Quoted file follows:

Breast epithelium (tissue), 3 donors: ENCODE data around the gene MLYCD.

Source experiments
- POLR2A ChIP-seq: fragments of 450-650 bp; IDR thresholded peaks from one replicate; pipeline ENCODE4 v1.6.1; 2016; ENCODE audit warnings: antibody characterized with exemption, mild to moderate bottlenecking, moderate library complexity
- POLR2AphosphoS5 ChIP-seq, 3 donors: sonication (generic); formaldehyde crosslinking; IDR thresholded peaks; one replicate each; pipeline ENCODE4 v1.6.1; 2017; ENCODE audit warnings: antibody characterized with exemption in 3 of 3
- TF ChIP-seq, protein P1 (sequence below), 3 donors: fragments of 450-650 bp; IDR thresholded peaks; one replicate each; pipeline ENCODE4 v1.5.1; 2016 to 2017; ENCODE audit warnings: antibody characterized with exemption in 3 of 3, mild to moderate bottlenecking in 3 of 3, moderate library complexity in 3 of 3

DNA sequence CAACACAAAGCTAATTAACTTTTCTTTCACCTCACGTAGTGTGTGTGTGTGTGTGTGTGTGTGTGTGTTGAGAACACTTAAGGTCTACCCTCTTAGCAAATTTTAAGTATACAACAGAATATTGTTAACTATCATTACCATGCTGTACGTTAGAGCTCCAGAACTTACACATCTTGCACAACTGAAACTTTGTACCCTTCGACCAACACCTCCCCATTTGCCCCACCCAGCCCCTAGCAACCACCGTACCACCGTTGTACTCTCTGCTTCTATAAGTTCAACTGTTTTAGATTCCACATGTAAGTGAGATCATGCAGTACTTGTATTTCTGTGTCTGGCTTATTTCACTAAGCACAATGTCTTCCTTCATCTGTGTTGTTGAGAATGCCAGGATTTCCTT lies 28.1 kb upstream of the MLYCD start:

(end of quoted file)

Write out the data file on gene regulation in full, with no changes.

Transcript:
Breast epithelium (tissue), 3 donors: ENCODE data around the gene MLYCD.

Source experiments
- POLR2A ChIP-seq: fragments of 450-650 bp; IDR thresholded peaks from one replicate; pipeline ENCODE4 v1.6.1; 2016; ENCODE audit warnings: antibody characterized with exemption, mild to moderate bottlenecking, moderate library complexity
- POLR2AphosphoS5 ChIP-seq, 3 donors: sonication (generic); formaldehyde crosslinking; IDR thresholded peaks; one replicate each; pipeline ENCODE4 v1.6.1; 2017; ENCODE audit warnings: antibody characterized with exemption in 3 of 3
- TF ChIP-seq, protein P1 (sequence below), 3 donors: fragments of 450-650 bp; IDR thresholded peaks; one replicate each; pipeline ENCODE4 v1.5.1; 2016 to 2017; ENCODE audit warnings: antibody characterized with exemption in 3 of 3, mild to moderate bottlenecking in 3 of 3, moderate library complexity in 3 of 3

DNA sequence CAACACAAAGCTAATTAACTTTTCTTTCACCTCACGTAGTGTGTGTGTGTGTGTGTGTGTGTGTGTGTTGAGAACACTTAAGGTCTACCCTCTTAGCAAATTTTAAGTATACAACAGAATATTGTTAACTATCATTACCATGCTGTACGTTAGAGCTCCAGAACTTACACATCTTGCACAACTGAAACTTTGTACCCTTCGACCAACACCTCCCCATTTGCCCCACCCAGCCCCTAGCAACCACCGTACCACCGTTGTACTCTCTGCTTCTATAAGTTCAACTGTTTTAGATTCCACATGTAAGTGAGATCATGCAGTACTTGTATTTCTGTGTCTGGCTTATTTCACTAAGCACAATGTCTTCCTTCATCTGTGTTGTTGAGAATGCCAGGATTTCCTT lies 28.1 kb upstream of the MLYCD start: